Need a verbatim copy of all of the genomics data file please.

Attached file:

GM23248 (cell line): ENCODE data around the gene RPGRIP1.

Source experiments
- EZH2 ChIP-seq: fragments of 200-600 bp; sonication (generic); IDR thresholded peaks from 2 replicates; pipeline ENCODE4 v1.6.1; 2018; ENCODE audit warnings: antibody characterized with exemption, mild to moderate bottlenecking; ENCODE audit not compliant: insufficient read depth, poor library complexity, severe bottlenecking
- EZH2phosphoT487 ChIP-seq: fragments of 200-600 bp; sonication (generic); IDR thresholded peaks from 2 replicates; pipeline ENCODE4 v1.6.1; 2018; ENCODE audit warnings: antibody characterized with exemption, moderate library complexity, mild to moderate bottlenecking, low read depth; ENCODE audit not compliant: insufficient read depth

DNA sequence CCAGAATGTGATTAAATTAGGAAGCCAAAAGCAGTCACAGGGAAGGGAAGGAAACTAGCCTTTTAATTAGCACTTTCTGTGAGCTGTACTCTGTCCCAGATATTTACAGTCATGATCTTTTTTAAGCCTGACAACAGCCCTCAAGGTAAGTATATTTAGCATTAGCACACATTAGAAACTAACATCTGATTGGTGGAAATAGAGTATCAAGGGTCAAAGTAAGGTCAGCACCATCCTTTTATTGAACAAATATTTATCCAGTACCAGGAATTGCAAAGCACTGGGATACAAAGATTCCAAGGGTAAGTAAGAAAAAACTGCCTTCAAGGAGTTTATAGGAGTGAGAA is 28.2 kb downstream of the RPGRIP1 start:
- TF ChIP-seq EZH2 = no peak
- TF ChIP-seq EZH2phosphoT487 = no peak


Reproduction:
GM23248 (cell line): ENCODE data around the gene RPGRIP1.

Source experiments
- EZH2 ChIP-seq: fragments of 200-600 bp; sonication (generic); IDR thresholded peaks from 2 replicates; pipeline ENCODE4 v1.6.1; 2018; ENCODE audit warnings: antibody characterized with exemption, mild to moderate bottlenecking; ENCODE audit not compliant: insufficient read depth, poor library complexity, severe bottlenecking
- EZH2phosphoT487 ChIP-seq: fragments of 200-600 bp; sonication (generic); IDR thresholded peaks from 2 replicates; pipeline ENCODE4 v1.6.1; 2018; ENCODE audit warnings: antibody characterized with exemption, moderate library complexity, mild to moderate bottlenecking, low read depth; ENCODE audit not compliant: insufficient read depth

DNA sequence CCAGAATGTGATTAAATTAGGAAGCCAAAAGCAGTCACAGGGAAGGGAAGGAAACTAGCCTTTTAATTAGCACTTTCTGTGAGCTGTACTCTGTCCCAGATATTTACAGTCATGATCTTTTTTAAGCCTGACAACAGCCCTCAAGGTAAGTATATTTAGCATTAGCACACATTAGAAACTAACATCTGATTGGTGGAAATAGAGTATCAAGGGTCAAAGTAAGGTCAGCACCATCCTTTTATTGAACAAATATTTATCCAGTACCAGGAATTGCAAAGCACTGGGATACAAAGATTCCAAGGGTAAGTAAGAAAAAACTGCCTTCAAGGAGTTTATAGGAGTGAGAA is 28.2 kb downstream of the RPGRIP1 start:
- TF ChIP-seq EZH2 = no peak
- TF ChIP-seq EZH2phosphoT487 = no peak